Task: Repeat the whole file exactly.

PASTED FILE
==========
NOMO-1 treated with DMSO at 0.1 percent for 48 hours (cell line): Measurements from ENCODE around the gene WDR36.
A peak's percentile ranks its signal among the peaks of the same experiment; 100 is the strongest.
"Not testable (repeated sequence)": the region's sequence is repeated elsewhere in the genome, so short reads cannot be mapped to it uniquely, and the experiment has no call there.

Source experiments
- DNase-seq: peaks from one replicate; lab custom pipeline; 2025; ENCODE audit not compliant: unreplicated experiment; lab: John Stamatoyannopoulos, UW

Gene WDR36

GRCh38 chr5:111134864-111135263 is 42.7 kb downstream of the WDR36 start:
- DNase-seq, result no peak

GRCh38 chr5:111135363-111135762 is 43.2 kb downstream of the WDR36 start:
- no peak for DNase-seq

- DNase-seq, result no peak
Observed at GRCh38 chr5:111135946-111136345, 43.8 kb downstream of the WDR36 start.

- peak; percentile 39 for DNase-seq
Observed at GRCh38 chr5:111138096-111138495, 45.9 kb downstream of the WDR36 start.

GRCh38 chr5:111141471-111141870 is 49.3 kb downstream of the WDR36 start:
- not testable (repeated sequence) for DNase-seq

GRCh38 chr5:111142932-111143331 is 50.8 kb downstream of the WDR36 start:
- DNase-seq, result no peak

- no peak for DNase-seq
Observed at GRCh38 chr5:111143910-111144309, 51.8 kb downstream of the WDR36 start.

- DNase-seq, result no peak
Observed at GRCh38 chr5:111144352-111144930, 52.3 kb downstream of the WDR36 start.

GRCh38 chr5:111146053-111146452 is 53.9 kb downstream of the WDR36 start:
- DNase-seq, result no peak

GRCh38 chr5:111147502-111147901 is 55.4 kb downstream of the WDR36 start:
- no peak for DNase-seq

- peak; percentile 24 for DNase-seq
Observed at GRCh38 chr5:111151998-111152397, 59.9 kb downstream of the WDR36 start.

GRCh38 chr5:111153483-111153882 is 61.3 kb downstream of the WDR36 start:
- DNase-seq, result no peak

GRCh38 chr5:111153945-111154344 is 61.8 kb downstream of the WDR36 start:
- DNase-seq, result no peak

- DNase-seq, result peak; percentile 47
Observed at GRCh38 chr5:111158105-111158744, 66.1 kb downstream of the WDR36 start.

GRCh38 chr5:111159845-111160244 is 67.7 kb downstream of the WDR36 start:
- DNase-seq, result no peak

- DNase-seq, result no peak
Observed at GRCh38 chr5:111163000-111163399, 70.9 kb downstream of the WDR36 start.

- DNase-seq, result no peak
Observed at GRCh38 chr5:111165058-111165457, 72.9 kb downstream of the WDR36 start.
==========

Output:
NOMO-1 treated with DMSO at 0.1 percent for 48 hours (cell line): Measurements from ENCODE around the gene WDR36.
A peak's percentile ranks its signal among the peaks of the same experiment; 100 is the strongest.
"Not testable (repeated sequence)": the region's sequence is repeated elsewhere in the genome, so short reads cannot be mapped to it uniquely, and the experiment has no call there.

Source experiments
- DNase-seq: peaks from one replicate; lab custom pipeline; 2025; ENCODE audit not compliant: unreplicated experiment; lab: John Stamatoyannopoulos, UW

Gene WDR36

GRCh38 chr5:111134864-111135263 is 42.7 kb downstream of the WDR36 start:
- DNase-seq, result no peak

GRCh38 chr5:111135363-111135762 is 43.2 kb downstream of the WDR36 start:
- no peak for DNase-seq

- DNase-seq, result no peak
Observed at GRCh38 chr5:111135946-111136345, 43.8 kb downstream of the WDR36 start.

- peak; percentile 39 for DNase-seq
Observed at GRCh38 chr5:111138096-111138495, 45.9 kb downstream of the WDR36 start.

GRCh38 chr5:111141471-111141870 is 49.3 kb downstream of the WDR36 start:
- not testable (repeated sequence) for DNase-seq

GRCh38 chr5:111142932-111143331 is 50.8 kb downstream of the WDR36 start:
- DNase-seq, result no peak

- no peak for DNase-seq
Observed at GRCh38 chr5:111143910-111144309, 51.8 kb downstream of the WDR36 start.

- DNase-seq, result no peak
Observed at GRCh38 chr5:111144352-111144930, 52.3 kb downstream of the WDR36 start.

GRCh38 chr5:111146053-111146452 is 53.9 kb downstream of the WDR36 start:
- DNase-seq, result no peak

GRCh38 chr5:111147502-111147901 is 55.4 kb downstream of the WDR36 start:
- no peak for DNase-seq

- peak; percentile 24 for DNase-seq
Observed at GRCh38 chr5:111151998-111152397, 59.9 kb downstream of the WDR36 start.

GRCh38 chr5:111153483-111153882 is 61.3 kb downstream of the WDR36 start:
- DNase-seq, result no peak

GRCh38 chr5:111153945-111154344 is 61.8 kb downstream of the WDR36 start:
- DNase-seq, result no peak

- DNase-seq, result peak; percentile 47
Observed at GRCh38 chr5:111158105-111158744, 66.1 kb downstream of the WDR36 start.

GRCh38 chr5:111159845-111160244 is 67.7 kb downstream of the WDR36 start:
- DNase-seq, result no peak

- DNase-seq, result no peak
Observed at GRCh38 chr5:111163000-111163399, 70.9 kb downstream of the WDR36 start.

- DNase-seq, result no peak
Observed at GRCh38 chr5:111165058-111165457, 72.9 kb downstream of the WDR36 start.